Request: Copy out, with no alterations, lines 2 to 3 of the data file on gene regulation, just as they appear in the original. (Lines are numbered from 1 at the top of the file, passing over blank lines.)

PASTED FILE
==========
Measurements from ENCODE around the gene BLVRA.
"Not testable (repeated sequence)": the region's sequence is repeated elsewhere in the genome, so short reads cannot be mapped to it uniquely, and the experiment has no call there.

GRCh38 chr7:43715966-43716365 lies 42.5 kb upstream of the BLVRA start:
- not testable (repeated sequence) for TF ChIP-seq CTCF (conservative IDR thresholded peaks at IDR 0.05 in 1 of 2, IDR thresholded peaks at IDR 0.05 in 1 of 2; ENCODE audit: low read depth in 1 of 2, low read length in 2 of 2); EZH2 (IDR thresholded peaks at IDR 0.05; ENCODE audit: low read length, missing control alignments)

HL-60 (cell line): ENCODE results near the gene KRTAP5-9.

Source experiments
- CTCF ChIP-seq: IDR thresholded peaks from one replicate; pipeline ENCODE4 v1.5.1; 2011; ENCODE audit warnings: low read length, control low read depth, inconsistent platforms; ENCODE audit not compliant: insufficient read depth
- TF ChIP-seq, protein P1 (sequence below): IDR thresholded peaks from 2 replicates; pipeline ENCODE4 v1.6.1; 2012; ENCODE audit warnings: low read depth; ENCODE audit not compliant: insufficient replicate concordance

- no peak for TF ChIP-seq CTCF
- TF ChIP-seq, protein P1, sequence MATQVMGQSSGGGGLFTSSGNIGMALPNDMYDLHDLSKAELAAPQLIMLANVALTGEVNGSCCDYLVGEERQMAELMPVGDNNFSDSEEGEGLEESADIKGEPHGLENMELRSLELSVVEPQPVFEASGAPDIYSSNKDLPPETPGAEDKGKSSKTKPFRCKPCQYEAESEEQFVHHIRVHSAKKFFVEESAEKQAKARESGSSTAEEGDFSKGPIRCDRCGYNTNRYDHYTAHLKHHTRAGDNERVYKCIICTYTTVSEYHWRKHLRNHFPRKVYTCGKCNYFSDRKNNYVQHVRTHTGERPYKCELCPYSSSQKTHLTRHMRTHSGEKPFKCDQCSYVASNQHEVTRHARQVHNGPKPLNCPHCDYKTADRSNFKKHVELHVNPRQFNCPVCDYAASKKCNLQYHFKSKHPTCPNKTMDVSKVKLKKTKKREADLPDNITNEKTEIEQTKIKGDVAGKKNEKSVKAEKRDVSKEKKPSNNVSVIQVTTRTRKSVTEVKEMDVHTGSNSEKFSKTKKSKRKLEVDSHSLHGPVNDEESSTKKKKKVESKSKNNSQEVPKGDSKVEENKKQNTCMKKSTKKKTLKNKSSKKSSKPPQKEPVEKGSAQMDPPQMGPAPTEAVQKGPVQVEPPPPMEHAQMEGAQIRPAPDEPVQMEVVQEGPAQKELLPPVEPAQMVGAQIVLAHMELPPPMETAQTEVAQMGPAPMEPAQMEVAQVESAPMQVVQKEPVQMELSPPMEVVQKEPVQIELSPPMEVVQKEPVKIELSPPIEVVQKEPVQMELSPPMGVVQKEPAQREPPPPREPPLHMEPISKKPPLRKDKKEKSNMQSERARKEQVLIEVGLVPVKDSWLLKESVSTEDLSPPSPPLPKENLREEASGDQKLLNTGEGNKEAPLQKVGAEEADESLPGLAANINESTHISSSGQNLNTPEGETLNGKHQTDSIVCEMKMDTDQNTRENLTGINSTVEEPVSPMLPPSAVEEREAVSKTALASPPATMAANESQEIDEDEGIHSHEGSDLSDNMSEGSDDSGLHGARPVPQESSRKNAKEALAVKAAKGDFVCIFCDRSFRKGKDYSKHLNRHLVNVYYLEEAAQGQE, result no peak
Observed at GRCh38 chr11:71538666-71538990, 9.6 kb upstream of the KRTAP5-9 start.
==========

"Not testable (repeated sequence)": the region's sequence is repeated elsewhere in the genome, so short reads cannot be mapped to it uniquely, and the experiment has no call there.

GRCh38 chr7:43715966-43716365 lies 42.5 kb upstream of the BLVRA start: